When it comes to improving your money management knowledge and skills, a little unconventional thinking can go a long way. Instead of simply being a victim of your impulses, spend your hard-earned money in a more conscious manner.
Here are three strategies that can help you:
Shop Smarter, Guided by Practicality
Gone are the days when your location and a store's sales limited your shopping habits. Thanks to online shopping, the options are endless, making good bargains more accessible than ever before. You no longer have to wait for Black Friday to get the best deals on your holiday shopping, either.
But avoid emptying your bank account for the sake of fulfilling your holiday shopping list. To save more money around the holidays, downsize your list and check everything off before the holiday madness begins. Get creative by giving gifts you can create on your own. Or, if you must buy something for someone, make it as practical as possible. For instance, instead of buying your spouse a new iPad that they don't really need, buy them a new set of winter tires for their car, or a new winter coat. Necessities are the new "fun" gifts.
Think of the Future like the Present
Many of us fail to save as much money as we could — and should — due to plain old procrastination. Why do it today if you can put it off until tomorrow, right? But that line of thinking — the assumption you have plenty of time to save money — is precisely the problem, and it sneaks up on you.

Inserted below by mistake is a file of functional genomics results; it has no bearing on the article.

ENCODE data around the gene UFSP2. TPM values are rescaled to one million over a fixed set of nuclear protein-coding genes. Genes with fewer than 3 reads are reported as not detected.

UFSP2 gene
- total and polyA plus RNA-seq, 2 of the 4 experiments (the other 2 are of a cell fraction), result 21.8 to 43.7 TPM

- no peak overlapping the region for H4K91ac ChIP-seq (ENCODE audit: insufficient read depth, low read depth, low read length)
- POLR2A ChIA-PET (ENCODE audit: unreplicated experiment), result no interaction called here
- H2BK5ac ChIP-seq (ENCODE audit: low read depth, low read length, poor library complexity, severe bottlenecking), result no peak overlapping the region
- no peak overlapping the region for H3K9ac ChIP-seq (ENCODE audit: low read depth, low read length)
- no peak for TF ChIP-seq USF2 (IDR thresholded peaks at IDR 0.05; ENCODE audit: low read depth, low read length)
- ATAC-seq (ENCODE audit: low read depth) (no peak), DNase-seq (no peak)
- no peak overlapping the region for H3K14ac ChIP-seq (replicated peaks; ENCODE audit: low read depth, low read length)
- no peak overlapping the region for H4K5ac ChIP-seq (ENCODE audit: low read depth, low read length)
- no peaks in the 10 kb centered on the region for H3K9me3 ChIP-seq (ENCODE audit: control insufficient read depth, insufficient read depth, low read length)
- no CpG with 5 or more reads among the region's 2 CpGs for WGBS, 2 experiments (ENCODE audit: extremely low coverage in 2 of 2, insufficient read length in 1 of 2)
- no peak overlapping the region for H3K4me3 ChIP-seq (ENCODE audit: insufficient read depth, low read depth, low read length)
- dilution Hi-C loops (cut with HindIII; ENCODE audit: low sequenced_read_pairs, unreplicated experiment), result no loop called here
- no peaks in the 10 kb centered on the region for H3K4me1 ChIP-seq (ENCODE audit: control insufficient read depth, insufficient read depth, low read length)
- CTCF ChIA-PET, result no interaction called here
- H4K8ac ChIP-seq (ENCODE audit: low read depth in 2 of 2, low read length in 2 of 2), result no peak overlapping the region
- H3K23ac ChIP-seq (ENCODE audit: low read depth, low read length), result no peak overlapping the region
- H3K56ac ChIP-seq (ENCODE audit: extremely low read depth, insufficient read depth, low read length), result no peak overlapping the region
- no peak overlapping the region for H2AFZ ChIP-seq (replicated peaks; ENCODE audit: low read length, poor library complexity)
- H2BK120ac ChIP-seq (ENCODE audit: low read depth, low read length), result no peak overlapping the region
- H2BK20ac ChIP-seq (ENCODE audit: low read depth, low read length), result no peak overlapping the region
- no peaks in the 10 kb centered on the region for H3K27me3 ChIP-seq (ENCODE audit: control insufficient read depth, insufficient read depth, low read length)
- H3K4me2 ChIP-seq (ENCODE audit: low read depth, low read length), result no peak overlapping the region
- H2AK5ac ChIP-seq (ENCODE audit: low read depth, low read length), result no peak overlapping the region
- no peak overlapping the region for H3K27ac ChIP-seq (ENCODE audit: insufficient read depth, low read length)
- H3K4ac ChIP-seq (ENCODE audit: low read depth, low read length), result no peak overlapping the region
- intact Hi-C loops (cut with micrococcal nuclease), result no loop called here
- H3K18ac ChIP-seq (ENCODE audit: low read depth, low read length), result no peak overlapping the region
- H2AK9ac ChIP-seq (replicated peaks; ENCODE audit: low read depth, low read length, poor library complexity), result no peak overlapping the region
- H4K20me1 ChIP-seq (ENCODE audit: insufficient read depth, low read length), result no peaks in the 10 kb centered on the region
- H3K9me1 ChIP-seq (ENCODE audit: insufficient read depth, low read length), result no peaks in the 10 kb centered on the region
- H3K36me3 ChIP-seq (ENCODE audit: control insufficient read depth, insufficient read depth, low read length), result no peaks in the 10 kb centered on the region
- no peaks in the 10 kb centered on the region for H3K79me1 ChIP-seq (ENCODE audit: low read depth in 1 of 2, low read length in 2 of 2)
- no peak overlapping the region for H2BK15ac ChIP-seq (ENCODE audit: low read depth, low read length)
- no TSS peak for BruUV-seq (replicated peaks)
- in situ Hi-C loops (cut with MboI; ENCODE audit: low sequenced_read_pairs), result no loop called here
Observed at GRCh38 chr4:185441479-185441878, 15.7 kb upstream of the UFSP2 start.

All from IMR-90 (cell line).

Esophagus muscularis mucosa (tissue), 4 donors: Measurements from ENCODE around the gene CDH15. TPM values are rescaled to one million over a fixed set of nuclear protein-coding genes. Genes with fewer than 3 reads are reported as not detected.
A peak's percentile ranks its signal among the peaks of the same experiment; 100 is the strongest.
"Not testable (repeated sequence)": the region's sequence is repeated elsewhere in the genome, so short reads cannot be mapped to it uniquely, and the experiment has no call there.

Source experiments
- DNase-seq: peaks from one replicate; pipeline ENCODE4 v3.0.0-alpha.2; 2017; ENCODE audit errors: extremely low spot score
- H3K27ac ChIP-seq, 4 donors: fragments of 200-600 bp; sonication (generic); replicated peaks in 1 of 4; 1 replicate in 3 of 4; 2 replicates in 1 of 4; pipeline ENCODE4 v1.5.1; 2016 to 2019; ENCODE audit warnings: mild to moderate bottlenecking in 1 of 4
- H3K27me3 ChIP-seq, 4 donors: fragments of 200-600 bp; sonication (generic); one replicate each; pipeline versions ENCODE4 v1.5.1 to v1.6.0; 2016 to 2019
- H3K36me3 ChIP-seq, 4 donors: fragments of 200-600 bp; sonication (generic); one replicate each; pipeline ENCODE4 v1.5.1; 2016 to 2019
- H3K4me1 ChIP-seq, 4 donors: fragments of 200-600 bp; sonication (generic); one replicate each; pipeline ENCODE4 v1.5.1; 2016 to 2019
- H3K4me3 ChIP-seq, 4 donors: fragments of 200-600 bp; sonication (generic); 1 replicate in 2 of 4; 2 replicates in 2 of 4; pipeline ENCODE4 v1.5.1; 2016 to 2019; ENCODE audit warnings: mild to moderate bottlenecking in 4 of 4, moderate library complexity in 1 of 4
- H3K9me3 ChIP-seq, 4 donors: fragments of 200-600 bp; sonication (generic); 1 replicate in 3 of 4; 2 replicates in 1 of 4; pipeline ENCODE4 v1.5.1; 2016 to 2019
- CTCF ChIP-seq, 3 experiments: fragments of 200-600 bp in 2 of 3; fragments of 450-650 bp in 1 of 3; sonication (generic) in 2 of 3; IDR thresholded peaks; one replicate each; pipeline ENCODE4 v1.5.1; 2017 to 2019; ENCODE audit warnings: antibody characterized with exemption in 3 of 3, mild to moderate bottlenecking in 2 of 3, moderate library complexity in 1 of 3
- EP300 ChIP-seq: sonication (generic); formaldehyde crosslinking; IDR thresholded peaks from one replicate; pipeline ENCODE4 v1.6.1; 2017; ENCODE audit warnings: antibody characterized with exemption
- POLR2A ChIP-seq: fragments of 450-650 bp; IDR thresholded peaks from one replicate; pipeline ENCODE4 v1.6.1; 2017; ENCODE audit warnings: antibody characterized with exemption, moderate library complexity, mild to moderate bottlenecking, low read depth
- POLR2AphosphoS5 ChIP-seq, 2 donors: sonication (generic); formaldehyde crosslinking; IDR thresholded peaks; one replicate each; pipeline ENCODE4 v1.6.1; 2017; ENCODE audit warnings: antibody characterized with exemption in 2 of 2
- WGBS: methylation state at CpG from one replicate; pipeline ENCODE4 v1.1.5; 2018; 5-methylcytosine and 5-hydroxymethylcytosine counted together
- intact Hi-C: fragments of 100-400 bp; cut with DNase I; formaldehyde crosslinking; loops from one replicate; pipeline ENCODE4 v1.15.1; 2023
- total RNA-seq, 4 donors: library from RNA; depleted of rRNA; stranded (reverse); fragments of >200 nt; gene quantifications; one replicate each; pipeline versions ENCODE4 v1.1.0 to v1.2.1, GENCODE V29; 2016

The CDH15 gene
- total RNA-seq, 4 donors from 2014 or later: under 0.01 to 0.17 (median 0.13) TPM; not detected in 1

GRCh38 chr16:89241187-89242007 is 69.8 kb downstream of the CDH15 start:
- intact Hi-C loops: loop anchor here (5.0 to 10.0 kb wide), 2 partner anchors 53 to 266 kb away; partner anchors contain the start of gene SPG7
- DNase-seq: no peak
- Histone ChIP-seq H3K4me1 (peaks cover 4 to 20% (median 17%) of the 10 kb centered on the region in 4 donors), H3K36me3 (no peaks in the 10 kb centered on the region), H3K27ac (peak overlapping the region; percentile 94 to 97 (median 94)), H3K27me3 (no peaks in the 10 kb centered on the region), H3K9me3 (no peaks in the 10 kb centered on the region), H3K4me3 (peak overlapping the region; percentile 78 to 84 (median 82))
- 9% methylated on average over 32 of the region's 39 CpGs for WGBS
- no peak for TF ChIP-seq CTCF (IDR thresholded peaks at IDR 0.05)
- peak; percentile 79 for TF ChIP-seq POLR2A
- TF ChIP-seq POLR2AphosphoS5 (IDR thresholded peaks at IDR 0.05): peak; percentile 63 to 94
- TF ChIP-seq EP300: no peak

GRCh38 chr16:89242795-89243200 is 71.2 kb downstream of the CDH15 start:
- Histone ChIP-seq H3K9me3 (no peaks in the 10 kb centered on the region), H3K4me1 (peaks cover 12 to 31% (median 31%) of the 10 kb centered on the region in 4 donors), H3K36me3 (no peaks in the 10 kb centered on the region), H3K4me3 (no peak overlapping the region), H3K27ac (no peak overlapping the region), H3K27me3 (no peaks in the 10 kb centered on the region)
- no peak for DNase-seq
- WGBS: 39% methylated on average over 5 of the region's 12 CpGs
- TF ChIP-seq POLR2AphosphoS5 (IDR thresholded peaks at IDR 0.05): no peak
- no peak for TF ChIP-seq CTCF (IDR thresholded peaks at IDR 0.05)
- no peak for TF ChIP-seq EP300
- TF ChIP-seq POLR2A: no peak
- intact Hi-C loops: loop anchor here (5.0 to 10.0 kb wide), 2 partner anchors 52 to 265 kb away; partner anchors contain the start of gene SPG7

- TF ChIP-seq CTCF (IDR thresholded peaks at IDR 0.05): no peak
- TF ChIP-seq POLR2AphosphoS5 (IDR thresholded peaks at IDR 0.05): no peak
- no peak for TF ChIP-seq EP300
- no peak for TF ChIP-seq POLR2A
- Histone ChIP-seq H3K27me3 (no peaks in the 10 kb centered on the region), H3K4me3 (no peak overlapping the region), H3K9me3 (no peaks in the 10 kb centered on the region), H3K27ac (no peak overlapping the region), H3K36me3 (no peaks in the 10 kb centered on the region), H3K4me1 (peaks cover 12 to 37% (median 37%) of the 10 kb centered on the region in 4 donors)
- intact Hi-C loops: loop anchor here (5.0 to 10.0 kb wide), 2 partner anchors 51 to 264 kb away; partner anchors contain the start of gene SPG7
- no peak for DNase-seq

UCLA behavioral economist Keith Chen found a direct link between our failure as a culture to save adequately and the manner in which we understand the future is near. Chen divides languages into two categories: futured and futureless. Like the English language, futured languages have different verb conjugations for the future tense. However, in futureless languages, like Japanese, Chinese and German, the same verb forms are used when the speaker is expressing something in the present or future tense.
This seemingly minor difference actually makes a major impact in how we perceive the "future" based on our native tongue. Those who speak futured languages tend to view the future as something significantly different from the present, thus making it easier to disregard its imminence and the need to save for it. Meantime, futureless language speakers view the future much more similarly to the present and, as such, tend to be much more successful at saving money for the future.
In order to better manage your own personal finances and savings, try to adopt the same concept of the future that futureless language speakers have. In other words, think of the future like it's tomorrow or just months away and allow it to positively impact your bank account so you can enjoy the benefits.
Question Your Motivations
Many industries are taking advantage of an emerging field called behavioral finance, which combines principles of cognitive and behavioral psychology. In business, the concept is used to manipulate consumers into doing what big business wants: for you to spend more.
To avoid falling for these behavioral finance ploys, it pays to be conscious of when your emotions are signaling you to make a purchase. Companies often use or take advantage of consumers' emotions in order to influence their decision-making and override their rationale. Instead, consumers like you should be especially mindful of their instinctive reasoning. Instead of going with the flow and following the herd mentality, be especially prudent of potential purchases if you know other people who have recently made the same purchase. A little extra caution will go a long way to help you better manage your money.